Last week, two bullet casings were found around campus and a third was found atop a defaced anti-campus carry sign. The sign, originally for Gun Free UT, was defaced with the cryptic message: “In the land of the pigs, the butcher is king. Oink… Oink… Oink…” These discoveries come almost two months after campus carry went into effect at UT, and in that short time, campus conversation over the legislation has vanished.
Now, left with cryptic messages that neither side of the issue will claim as their own but are heavily speculated to be coming from the pro-campus carry side, the conversation around the issue has reached a breaking point. Even if the bullet casings and the messages are coming from the pro-campus carry side, their message is still unclear. The only clear message is that the conversation over campus carry needs to continue.
The first week of classes saw protests from both sides of the issue, coupled with a town hall where both viewpoints were heard and an attempt to foster conversation was made. But in the weeks following, the conversation has become unproductive. It’s picked up again with the reports of the bullet casings being found on campus and with the news that Ray LaMontagne canceled his Bass Concert Hall show over safety concerns brought up by campus carry. But neither of these instances have fostered a substantive dialogue over the issue; they’ve only added to the growing confusion and unrest.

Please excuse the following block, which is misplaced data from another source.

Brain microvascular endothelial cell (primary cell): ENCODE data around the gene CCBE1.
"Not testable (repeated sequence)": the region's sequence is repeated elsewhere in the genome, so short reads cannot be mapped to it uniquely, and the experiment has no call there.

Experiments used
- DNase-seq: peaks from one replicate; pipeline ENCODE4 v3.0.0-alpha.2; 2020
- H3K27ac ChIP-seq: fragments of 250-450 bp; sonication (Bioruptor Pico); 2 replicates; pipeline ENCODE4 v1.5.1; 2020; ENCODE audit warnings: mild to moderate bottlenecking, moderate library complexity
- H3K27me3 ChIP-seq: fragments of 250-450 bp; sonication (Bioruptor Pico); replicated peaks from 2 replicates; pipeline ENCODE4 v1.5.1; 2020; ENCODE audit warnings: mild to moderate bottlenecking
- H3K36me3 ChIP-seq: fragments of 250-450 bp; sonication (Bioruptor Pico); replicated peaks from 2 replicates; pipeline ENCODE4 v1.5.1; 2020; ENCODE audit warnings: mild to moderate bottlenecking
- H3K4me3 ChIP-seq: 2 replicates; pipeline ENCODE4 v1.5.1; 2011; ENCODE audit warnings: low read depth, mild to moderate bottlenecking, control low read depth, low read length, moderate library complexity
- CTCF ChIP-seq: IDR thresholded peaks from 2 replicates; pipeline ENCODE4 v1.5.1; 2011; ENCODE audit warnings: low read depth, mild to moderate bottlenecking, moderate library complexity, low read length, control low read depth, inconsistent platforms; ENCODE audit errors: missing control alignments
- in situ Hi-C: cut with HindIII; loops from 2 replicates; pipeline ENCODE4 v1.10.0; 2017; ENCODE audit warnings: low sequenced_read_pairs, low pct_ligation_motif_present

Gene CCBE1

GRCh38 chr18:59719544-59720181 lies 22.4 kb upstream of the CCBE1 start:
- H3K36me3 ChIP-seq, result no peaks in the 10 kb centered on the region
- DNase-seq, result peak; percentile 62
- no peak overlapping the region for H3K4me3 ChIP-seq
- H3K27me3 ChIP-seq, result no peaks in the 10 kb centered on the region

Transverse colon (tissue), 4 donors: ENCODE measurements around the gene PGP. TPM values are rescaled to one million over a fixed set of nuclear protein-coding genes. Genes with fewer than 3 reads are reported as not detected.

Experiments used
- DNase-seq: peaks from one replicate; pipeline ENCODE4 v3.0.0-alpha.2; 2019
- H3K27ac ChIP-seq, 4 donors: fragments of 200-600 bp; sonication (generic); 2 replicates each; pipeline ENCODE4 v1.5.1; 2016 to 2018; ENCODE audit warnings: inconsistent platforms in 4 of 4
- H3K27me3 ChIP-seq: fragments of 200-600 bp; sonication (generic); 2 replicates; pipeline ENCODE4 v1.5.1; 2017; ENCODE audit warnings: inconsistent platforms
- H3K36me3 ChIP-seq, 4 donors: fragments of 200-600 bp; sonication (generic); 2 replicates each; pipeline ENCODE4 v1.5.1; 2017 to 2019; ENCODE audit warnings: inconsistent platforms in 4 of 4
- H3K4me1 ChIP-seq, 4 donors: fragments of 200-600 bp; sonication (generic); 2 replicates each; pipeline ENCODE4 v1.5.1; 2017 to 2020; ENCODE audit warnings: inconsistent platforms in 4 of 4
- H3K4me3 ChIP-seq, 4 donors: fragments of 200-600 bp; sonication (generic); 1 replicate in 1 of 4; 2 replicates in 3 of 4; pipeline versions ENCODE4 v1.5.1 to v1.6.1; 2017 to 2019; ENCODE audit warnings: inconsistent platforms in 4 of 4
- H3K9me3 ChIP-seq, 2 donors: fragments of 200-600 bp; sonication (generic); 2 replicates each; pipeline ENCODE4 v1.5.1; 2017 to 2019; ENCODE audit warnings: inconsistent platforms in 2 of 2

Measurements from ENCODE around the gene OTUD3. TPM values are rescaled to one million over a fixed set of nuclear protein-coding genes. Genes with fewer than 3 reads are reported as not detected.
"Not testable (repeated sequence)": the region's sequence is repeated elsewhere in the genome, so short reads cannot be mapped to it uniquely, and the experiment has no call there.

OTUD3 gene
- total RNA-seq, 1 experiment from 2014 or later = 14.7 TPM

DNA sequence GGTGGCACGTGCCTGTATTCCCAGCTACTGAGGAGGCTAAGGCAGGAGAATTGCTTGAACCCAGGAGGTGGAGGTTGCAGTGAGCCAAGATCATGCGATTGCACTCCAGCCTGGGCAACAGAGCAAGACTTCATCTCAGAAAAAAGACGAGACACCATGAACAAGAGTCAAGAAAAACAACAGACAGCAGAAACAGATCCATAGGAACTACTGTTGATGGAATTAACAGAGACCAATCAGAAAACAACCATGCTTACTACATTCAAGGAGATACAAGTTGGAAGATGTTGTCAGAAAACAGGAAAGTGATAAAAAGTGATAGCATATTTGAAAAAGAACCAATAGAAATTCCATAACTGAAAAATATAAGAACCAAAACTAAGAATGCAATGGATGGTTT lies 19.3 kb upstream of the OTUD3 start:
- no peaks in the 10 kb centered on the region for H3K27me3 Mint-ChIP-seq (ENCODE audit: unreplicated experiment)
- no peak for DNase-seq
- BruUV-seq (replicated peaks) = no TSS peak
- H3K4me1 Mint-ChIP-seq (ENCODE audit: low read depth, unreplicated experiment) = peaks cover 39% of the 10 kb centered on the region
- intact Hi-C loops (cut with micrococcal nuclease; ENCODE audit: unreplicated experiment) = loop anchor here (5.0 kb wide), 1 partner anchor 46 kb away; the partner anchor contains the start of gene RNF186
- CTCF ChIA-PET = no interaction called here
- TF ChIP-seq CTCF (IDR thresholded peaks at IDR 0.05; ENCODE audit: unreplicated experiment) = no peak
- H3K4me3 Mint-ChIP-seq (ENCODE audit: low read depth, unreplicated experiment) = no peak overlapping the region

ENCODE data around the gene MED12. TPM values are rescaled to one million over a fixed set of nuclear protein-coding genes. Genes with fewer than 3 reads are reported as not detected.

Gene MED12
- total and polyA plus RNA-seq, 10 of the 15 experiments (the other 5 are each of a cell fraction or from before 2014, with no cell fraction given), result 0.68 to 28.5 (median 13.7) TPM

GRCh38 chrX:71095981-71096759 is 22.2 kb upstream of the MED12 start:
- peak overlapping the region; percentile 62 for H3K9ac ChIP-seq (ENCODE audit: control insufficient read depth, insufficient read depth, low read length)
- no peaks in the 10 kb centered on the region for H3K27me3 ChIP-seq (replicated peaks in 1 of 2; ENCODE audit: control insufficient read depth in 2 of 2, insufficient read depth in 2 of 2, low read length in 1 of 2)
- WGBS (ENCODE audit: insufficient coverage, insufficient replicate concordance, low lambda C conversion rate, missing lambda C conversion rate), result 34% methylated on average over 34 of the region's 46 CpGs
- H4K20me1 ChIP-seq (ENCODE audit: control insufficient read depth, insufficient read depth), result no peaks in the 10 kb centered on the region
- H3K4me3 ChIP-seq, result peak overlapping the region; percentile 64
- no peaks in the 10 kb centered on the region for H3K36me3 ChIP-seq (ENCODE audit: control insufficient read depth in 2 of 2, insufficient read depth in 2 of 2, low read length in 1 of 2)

To prevent further incidents along the lines of the bullet casings left on campus from occurring, UT needs to facilitate a conversation with the student body about the new legislation and how to adapt to the changes it has brought. The town hall was a good idea, but it didn’t provoke a longer conversation and didn’t allow for enough student voices to be heard. Open forums with members of student government, the UTPD and members of the UT administration should occur on a weekly basis to address student concerns and continue the dialogue about the changes created by the new legislation.
Gun violence is an omnipresent problem in America. On Monday, a man in a Nazi uniform shot nine people in Houston. Last Friday, a man shot and killed five people in a mall in Washington. On a campus where concealed carry is legal, and in a country where mass shootings are increasingly common, a discussion of the safety measures around and logistics of the campus carry legislation is the least we can do.
Berdainer is a philosphy junior from Boulder, Colorodo. Follow her on Twitter @eberdanier.